MSUToday
Published: Oct. 22, 2014

Lessons from the ‘Spanish flu,’ nearly 100 years later

Contact(s): Kristen Parker Media Communications office: (517) 353-8942 cell: (517) 980-0709 Kristen.Parker@cabs.msu.edu, Siddharth Chandra Asian Studies Center office: (517) 884-2116 chandr45@msu.edu

Just in time for flu season, a new Michigan State University study of “the mother of all pandemics” could offer insight into infection control measures for the flu and other epidemic diseases.

Siddharth Chandra, director of MSU’s Asian Studies Center and professor in MSU’s James Madison College, and Eva Kassens-Noor, assistant professor of urban and transport planning with a joint appointment in the Global Urban Studies Program, studied the evolution of the 1918 influenza pandemic, aka the “Spanish flu.” In 1918, the virus killed 50 million people worldwide, 10 to 20 million of whom were in India. In the United States alone, the Spanish flu claimed 675,000 lives in nine months.

“We need to pay more attention to public health,” Chandra said. “If we get another flu pandemic and it infects tens of millions in the U.S., killing half a million people, that’s going to be worse than anything that’s happened to us in at least the last 50-to-100 years.”

Chandra and Kassens-Noor studied weekly death rates in 213 districts from nine provinces in India, information contained in reports from the sanitary commissioner’s office. According to their research, the virus entered India in Bombay, which experienced a three-week flu wave and a peak death rate of 54.9 people per 1,000. As it spread east, the flu epidemic lengthened to eight weeks and fewer people died.

Simply put: When the flu hit, it hit hard and fast.

“This has all sorts of implications for pandemics that are happening now or might be threatening to happen,” Chandra said. “In scenarios resembling the 1918 pandemic as it unfolded in India, locations close to an entry point will have extremely short windows of time to deal with a virulent pathogen, placing emphasis on the emergency management of a short and severe wave of illness.”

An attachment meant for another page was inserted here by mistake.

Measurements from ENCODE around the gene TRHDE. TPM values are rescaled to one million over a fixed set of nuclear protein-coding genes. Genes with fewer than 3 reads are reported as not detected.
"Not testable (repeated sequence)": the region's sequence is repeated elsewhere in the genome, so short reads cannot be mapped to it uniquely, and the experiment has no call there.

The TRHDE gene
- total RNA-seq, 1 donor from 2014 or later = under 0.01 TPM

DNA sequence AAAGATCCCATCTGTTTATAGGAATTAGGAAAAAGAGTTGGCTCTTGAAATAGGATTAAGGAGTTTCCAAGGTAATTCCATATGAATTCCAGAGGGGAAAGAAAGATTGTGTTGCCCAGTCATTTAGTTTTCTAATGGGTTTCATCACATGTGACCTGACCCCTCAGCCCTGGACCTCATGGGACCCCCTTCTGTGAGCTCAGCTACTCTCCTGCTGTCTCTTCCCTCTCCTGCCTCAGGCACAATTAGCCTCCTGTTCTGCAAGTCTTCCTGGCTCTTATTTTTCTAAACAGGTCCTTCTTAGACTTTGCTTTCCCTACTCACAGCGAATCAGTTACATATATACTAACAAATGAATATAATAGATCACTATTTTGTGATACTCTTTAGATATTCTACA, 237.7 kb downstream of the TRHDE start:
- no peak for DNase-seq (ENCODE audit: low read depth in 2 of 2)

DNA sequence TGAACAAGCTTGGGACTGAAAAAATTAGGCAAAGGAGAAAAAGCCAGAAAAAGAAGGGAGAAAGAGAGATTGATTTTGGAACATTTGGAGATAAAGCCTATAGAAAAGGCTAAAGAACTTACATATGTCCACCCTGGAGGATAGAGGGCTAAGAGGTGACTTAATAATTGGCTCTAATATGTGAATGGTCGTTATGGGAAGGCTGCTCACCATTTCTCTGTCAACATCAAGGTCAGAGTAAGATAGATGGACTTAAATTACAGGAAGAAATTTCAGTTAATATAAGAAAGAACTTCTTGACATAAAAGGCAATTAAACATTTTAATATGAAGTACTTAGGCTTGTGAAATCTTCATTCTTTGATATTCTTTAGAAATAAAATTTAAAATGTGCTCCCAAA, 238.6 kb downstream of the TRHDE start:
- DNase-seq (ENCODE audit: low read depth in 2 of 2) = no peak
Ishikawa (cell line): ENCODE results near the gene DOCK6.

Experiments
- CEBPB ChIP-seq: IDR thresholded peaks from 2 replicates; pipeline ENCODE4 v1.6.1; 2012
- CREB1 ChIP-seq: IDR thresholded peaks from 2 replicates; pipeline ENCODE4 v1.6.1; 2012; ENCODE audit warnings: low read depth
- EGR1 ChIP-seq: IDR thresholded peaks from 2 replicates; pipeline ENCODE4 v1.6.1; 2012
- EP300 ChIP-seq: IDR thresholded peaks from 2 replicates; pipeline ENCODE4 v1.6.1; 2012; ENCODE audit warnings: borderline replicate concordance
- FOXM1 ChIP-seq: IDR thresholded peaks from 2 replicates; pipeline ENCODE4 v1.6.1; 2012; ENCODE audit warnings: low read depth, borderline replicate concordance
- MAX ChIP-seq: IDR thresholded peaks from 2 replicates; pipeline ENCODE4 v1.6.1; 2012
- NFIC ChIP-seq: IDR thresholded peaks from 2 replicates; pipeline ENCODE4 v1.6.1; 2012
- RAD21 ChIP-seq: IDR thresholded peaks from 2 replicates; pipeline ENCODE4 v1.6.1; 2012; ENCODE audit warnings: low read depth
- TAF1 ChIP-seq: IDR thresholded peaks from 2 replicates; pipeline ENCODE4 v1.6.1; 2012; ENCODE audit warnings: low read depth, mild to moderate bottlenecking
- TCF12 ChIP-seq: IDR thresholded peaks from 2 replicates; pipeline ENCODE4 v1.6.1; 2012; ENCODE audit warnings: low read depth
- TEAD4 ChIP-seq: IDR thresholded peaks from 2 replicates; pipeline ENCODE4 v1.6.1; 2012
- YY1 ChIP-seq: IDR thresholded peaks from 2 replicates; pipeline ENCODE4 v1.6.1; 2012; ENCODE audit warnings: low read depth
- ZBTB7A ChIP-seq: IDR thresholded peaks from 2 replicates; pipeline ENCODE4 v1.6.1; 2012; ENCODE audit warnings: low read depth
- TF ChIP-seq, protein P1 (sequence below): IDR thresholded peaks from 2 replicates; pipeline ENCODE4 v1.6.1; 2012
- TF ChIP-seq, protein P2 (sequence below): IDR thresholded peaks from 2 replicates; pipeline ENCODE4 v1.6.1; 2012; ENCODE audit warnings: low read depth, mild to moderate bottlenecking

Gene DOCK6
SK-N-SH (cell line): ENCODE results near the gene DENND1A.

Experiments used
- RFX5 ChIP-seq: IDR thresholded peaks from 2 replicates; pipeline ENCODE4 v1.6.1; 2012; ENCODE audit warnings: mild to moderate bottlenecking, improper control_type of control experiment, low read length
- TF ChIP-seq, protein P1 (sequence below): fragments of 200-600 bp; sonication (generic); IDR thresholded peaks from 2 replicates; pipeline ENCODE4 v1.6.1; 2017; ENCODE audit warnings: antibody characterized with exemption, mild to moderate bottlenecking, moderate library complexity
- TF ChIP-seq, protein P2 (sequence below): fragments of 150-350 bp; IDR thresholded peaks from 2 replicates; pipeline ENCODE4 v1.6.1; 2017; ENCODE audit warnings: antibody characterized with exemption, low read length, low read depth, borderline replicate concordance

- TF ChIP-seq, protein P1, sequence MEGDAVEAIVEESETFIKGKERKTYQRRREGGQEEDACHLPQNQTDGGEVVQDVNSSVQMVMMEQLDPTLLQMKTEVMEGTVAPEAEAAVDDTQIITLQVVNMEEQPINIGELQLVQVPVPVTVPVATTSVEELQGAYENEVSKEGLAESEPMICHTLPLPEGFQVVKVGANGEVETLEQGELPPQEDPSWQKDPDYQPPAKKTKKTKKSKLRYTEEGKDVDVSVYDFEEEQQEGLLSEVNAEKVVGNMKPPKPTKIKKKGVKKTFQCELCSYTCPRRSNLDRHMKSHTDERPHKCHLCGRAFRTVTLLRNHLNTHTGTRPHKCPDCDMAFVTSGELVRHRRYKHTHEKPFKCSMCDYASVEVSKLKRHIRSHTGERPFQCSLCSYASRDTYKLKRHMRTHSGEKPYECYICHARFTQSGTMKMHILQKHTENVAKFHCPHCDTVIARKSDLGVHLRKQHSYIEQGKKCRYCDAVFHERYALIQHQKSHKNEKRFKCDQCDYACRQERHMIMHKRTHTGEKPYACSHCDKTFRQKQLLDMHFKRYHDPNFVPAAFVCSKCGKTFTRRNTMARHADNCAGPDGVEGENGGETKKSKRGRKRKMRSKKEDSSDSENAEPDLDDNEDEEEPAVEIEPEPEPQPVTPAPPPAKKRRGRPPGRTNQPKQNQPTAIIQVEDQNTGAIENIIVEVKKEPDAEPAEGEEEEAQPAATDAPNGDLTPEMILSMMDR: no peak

Possibly a severe wave like the Ebola virus in West Africa, he said.

According to the World Health Organization, there have been 9,216 confirmed, probable and suspected cases of Ebola in seven countries and 4,555 deaths. While Chandra acknowledges Ebola is far less contagious than the flu, and it’s not moving as quickly, if there had been 9,000 cases of the 1918 flu, there would’ve been fewer than 900 deaths.

“One of the things this research could shed light on: Are viruses like the Ebola virus going to get less virulent or more virulent as they move on?” he said.

Economically, an epidemic of any sort would wreak havoc. Chandra, an economist, said that if the United States lost 1 million people, who produce an average of about $50,000 in gross domestic product each, the country would lose about $50 billion in productivity. Not to mention, the movement of goods and services could stop, as could public transportation, he said.

The study was published in the most recent edition of the journal BMC Infectious Diseases as an “Editor’s Pick.”

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